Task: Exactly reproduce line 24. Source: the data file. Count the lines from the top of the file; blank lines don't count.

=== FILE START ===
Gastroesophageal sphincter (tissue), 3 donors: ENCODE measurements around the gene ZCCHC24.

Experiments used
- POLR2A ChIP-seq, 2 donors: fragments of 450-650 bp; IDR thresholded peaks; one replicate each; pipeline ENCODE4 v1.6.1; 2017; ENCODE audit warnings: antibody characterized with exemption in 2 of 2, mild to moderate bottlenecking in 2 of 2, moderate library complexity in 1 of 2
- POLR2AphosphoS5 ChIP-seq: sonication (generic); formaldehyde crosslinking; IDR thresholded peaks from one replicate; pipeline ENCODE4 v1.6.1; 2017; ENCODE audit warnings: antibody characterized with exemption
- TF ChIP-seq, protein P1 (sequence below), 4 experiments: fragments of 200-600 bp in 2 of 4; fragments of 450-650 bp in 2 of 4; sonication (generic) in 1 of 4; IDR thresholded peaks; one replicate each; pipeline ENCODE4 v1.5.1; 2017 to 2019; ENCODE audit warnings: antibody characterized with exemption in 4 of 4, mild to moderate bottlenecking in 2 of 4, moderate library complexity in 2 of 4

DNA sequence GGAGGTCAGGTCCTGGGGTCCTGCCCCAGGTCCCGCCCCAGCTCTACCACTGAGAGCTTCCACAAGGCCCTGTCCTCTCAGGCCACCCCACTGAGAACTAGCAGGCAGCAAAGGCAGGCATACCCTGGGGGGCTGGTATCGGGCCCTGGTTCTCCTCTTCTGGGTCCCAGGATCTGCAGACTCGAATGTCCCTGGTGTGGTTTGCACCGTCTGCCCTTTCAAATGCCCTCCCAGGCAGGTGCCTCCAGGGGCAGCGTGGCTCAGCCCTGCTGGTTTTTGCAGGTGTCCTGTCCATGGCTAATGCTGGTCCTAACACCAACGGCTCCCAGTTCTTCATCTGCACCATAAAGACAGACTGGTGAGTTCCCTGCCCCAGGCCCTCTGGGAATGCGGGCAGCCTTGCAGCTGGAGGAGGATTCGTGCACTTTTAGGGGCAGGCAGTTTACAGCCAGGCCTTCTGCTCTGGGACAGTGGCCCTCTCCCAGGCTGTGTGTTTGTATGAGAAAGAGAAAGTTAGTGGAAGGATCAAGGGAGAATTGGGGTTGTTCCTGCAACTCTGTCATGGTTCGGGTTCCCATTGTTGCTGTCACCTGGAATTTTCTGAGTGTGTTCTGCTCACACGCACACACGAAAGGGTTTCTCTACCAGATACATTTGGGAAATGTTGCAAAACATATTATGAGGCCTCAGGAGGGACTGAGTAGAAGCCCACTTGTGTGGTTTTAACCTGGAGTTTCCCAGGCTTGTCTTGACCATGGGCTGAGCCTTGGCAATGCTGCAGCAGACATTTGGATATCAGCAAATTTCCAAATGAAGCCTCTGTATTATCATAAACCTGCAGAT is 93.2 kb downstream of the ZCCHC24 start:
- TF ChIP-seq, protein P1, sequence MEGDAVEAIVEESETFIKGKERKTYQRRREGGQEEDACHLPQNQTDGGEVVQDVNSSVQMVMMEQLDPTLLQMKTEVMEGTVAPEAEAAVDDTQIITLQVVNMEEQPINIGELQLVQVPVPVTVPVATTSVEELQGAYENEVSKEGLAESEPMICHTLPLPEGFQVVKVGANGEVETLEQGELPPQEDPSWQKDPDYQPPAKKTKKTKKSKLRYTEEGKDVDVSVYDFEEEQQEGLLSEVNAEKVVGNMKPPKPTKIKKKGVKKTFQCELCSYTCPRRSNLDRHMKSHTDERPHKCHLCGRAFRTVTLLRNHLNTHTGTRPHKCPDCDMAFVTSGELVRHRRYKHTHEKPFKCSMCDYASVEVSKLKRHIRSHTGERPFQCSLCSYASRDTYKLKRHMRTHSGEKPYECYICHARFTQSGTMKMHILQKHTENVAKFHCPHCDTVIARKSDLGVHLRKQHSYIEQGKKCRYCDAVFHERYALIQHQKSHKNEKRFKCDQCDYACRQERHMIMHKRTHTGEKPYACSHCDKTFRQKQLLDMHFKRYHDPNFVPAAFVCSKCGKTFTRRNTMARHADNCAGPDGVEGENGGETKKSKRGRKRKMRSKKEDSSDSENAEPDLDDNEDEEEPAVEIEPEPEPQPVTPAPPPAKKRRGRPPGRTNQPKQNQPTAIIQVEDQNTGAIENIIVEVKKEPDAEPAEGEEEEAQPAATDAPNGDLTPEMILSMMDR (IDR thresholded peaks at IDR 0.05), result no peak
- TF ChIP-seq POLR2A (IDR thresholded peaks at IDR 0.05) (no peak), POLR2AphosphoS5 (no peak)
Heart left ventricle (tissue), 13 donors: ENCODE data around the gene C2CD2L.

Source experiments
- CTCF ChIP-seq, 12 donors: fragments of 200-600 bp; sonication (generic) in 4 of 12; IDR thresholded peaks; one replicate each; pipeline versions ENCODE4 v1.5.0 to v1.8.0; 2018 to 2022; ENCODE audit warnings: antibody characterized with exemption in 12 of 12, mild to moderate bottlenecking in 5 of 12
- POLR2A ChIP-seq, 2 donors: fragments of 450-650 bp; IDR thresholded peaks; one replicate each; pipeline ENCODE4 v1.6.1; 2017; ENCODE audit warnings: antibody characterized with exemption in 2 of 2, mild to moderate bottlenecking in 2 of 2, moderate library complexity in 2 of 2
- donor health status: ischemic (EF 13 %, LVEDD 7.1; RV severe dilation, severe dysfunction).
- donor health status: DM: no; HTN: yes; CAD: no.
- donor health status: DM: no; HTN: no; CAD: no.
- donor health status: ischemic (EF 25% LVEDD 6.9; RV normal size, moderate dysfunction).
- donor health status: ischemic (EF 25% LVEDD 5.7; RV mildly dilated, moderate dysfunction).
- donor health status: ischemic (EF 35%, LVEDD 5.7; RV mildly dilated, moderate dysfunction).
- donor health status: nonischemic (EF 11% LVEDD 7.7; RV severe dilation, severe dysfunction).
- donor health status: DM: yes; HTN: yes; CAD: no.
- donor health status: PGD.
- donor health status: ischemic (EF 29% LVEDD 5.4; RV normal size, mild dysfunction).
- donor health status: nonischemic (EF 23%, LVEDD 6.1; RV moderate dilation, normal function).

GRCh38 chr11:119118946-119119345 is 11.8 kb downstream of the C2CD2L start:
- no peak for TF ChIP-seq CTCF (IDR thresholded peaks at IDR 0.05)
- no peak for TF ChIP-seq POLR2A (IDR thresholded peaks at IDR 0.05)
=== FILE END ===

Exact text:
GRCh38 chr11:119118946-119119345 is 11.8 kb downstream of the C2CD2L start: